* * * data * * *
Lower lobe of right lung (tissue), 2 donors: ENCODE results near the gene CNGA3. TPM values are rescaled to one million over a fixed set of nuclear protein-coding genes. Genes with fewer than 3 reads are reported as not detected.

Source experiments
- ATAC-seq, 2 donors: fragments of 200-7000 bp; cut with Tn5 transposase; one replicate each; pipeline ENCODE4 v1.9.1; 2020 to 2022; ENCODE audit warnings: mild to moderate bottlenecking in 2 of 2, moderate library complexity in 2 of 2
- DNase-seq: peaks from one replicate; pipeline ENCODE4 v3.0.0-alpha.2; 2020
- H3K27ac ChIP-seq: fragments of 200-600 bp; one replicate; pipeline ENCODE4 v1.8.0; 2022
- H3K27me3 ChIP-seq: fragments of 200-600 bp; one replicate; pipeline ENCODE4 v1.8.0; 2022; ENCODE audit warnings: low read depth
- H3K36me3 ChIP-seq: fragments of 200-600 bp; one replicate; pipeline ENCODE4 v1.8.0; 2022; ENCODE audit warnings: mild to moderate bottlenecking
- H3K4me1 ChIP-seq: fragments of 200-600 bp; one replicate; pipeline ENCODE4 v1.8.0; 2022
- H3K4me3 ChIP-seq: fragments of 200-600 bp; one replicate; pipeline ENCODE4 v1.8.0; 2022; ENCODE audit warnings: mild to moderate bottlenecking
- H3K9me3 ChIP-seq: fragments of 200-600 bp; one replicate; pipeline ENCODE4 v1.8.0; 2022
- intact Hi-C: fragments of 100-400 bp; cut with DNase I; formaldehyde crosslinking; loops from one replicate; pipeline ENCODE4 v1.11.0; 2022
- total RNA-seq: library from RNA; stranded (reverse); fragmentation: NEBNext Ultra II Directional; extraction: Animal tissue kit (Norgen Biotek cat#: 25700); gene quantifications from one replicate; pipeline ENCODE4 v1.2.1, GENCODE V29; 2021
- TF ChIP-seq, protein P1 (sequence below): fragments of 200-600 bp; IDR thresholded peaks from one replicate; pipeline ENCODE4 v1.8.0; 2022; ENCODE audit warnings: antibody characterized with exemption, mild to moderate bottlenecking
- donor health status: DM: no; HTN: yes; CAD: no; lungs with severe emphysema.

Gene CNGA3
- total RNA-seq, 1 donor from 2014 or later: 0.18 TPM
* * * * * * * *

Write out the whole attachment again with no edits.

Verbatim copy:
Lower lobe of right lung (tissue), 2 donors: ENCODE results near the gene CNGA3. TPM values are rescaled to one million over a fixed set of nuclear protein-coding genes. Genes with fewer than 3 reads are reported as not detected.

Source experiments
- ATAC-seq, 2 donors: fragments of 200-7000 bp; cut with Tn5 transposase; one replicate each; pipeline ENCODE4 v1.9.1; 2020 to 2022; ENCODE audit warnings: mild to moderate bottlenecking in 2 of 2, moderate library complexity in 2 of 2
- DNase-seq: peaks from one replicate; pipeline ENCODE4 v3.0.0-alpha.2; 2020
- H3K27ac ChIP-seq: fragments of 200-600 bp; one replicate; pipeline ENCODE4 v1.8.0; 2022
- H3K27me3 ChIP-seq: fragments of 200-600 bp; one replicate; pipeline ENCODE4 v1.8.0; 2022; ENCODE audit warnings: low read depth
- H3K36me3 ChIP-seq: fragments of 200-600 bp; one replicate; pipeline ENCODE4 v1.8.0; 2022; ENCODE audit warnings: mild to moderate bottlenecking
- H3K4me1 ChIP-seq: fragments of 200-600 bp; one replicate; pipeline ENCODE4 v1.8.0; 2022
- H3K4me3 ChIP-seq: fragments of 200-600 bp; one replicate; pipeline ENCODE4 v1.8.0; 2022; ENCODE audit warnings: mild to moderate bottlenecking
- H3K9me3 ChIP-seq: fragments of 200-600 bp; one replicate; pipeline ENCODE4 v1.8.0; 2022
- intact Hi-C: fragments of 100-400 bp; cut with DNase I; formaldehyde crosslinking; loops from one replicate; pipeline ENCODE4 v1.11.0; 2022
- total RNA-seq: library from RNA; stranded (reverse); fragmentation: NEBNext Ultra II Directional; extraction: Animal tissue kit (Norgen Biotek cat#: 25700); gene quantifications from one replicate; pipeline ENCODE4 v1.2.1, GENCODE V29; 2021
- TF ChIP-seq, protein P1 (sequence below): fragments of 200-600 bp; IDR thresholded peaks from one replicate; pipeline ENCODE4 v1.8.0; 2022; ENCODE audit warnings: antibody characterized with exemption, mild to moderate bottlenecking
- donor health status: DM: no; HTN: yes; CAD: no; lungs with severe emphysema.

Gene CNGA3
- total RNA-seq, 1 donor from 2014 or later: 0.18 TPM